The entirety of the field of Philosophy arises from two fundamental questions – the Adam and Eve of Philosophy if you like. Adam asks “What is real?”, while Eve asks “What do we do about it?” Adam’s question appears to be fundamentally concerned with rationality, and seems to demand clear, black and white answers. On the other hand, Eve’s question is far more nuanced, and leads one down a much more difficult and tortuous path. Adam’s descendants split off, to a large degree, and became the sciences. And to this day, doctoral degrees awarded in the sciences are styled Doctor of Philosophy (PhD).
The boundary between scientific and philosophical questions is a tenuous and evolving one. To the ancient Greeks the movements of the sun, moon, planets and stars were fundamentally philosophical questions (even though evidence is strong that Greek philosophers had a surprisingly strong grasp of what we would today call celestial mechanics). But even so, your average ancient Greek looking up at the night sky would have found himself pondering the mysterious machinations of the Gods. Today, your average 21st Century human looks up at the night sky and understands to some degree the concepts of planets, stars, and galaxies. After all, most of us have seen Star Trek and are comfortable with its fundamental premises. (We know, for example, that the galaxy is populated by strange humanoid races, each with different wrinkles on their noses, and all with a remarkable command of American-accented English). The sky at night has evolved from being a philosophical matter to a scientific one.
We can perhaps consider that as being analogous to the way humanity today views consciousness. Is consciousness real? Is it a physical thing or a spiritual thing? Who or what possesses it? Is it possible to create it? These would all be considered purely philosophical questions rather than scientific ones. However, science is now beginning to scratch at the surface of a true understanding of human consciousness, and while we are still a long way from being able to answer any of those questions, it is not beyond the bounds of possibility (or even probability) that a detailed scientific description may one day arise that will provide clear answers to each of them. Today we are like the ancient Greeks staring at the heavens, treating our great unknowns as philosophical issues. But many of those philosophical discussions will evolve to become scientific discussions as our understanding matures.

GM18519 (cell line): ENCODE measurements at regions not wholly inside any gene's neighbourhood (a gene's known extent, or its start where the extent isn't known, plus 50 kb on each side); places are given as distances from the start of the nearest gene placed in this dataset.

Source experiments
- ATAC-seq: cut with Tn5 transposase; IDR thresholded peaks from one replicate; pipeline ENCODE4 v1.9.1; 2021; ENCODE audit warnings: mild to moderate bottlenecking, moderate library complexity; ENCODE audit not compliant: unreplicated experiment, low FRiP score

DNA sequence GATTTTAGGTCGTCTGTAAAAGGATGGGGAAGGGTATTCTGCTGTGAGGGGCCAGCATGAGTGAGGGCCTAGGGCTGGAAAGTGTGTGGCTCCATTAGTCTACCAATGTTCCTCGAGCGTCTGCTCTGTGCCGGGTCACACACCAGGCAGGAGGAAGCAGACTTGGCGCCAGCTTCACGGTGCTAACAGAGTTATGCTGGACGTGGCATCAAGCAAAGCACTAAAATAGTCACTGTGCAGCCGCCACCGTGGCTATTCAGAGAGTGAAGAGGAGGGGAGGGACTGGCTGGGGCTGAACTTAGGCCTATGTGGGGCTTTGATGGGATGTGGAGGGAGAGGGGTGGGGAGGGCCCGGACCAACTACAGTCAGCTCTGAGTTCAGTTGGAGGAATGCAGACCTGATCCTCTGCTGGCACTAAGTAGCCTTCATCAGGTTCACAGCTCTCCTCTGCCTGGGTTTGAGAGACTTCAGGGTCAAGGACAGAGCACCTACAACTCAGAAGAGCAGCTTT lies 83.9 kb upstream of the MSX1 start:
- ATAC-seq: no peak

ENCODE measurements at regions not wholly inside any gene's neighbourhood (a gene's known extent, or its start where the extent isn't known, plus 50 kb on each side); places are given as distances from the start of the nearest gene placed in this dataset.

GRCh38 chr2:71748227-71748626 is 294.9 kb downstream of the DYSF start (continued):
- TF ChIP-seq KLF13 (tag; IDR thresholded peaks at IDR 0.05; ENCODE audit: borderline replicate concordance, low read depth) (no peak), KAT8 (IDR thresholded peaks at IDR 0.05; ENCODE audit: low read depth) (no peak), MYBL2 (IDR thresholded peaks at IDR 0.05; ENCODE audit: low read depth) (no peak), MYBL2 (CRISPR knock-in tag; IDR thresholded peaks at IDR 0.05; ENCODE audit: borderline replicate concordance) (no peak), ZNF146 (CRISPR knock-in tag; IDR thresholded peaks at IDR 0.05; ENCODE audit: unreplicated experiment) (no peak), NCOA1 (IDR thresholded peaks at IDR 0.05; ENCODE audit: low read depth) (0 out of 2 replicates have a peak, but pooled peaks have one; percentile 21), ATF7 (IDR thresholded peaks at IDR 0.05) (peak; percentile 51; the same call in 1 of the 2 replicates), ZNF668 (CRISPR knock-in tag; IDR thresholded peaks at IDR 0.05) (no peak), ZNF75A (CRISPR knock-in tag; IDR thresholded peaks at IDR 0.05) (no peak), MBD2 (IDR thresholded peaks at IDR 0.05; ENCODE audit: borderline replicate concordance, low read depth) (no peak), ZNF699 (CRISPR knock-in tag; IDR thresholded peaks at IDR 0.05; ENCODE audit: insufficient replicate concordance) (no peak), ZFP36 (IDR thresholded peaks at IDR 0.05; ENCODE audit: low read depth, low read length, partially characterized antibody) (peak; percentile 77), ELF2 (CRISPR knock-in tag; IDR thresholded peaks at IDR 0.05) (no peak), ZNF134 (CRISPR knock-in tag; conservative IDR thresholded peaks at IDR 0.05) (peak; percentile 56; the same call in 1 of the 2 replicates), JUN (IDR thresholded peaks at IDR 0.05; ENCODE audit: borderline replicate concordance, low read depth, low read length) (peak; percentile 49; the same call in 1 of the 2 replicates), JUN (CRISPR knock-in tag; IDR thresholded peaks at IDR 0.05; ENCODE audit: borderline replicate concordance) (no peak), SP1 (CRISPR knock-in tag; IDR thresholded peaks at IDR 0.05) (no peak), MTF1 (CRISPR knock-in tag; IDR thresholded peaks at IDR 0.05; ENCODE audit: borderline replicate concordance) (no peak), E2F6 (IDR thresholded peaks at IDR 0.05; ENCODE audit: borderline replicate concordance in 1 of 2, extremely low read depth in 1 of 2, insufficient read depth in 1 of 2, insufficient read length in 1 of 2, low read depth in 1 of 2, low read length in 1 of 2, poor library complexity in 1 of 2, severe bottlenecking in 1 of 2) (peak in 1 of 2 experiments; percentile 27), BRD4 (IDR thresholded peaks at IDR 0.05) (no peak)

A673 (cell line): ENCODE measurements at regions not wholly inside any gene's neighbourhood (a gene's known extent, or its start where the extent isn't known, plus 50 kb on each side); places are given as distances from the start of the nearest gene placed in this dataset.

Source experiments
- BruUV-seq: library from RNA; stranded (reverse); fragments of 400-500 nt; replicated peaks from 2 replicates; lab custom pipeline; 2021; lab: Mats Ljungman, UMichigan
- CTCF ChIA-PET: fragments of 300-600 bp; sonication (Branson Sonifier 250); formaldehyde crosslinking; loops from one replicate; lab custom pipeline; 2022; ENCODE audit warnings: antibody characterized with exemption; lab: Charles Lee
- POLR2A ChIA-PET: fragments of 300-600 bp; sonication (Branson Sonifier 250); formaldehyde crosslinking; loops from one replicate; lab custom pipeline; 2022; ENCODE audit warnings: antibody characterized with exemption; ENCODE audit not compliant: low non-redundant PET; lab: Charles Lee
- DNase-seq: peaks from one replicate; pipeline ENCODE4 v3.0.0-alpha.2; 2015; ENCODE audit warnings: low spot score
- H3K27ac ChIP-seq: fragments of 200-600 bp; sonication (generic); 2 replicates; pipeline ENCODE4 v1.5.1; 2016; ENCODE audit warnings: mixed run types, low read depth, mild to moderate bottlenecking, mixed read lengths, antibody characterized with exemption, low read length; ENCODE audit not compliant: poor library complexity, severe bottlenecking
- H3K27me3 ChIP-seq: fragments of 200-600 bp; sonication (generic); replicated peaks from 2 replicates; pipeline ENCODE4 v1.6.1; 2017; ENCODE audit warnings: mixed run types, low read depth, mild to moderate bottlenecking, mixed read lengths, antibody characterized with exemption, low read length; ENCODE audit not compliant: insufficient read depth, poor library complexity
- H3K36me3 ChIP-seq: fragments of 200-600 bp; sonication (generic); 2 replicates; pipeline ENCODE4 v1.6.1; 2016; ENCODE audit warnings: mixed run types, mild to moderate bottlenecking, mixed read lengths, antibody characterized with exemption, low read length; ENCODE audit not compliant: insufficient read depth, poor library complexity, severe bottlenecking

Other things, though, remain – and must surely forever remain – purely in the realm of philosophy, and these are mostly the descendants of Eve’s original question, “What do we do about it?”, for which there are, arguably, no fundamental or universally applicable answers. This is perhaps best illustrated by the classic “trolley car” problem, now over 50 years old. A trolley car in San Francisco breaks free from its cable and hurtles uncontrollably down the hill, where it must crash at the bottom. Near the bottom is a junction, where the trolley car must go either left or right, and you are in control of the switch. You have to decide whether to send the trolley car down one track or the other, but at the end of each track is a person or persons (or maybe even a sad faced puppy) who will be killed by the trolley car. You are given different scenarios of who or what is at each of the track ends, and you have to decide which way you will switch the points. The problem is wonderful, because no matter who you are, and how well developed your rationale for responding to the dilemma, a skilled inquisitor will always be able to find endless scenarios that put you in a bind, or even force you to re-think some of the choices you may have previously made.
What is interesting about the trolley car problem is that, while it was conceived as a purely theoretical teaching exercise with no practical counterpart, it has now turned up as a fundamental implementation issue when it comes to programming driverless cars. People programming these vehicles are, effectively, having to build into their programs specific trolley car type choices in order to determine how the vehicle will behave in different circumstances. These decisions surely cannot in any practical scenario be left to the vagaries of a programmer…but on the other hand who should be making these calls? The trolley car problem, a hypothetical teaching construct to which no fundamental solution exists, is on the brink of becoming a real-world practical problem whose solution, in all probability, may end up being determined by public policy. What a scary thought that is.
That’s a lot of rambling about philosophy, and you may be wondering where all this is going. It’s because the subject I want to write about – the relationship between Sound and Music – seems to me to be a philosophical point, and all too often when you introduce philosophical issues, it is often too convenient to dismiss that key aspect as being a pompous 13-letter word meaning “just a matter of opinion”. But really, I see it as quite a fundamental issue, one which touches on all aspects of our relationship with it. So I thought it might help if we started off by getting ourselves into the right frame of mind to consider the philosophical aspects of the matter.
For example, let me frame the issue this way. Beethoven sits down to write a symphony. He’s gone deaf, and won’t even be able to hear the finished product when he’s done. He writes a complicated set of individual parts to be played together in an orchestra, under the direction of a conductor. When it’s all written down his job is done. The music is written. In other circumstances he might have got to hear it performed, and maybe as a result he’d have chosen to revise it. But for many composers – never mind our deaf Beethoven – that was not a luxury afforded them (see, for example, Havergal Brian, who I wrote about in Copper #77). So, has our Beethoven written music? He’s never heard it, and, for the sake of our argument, it’s never even been performed.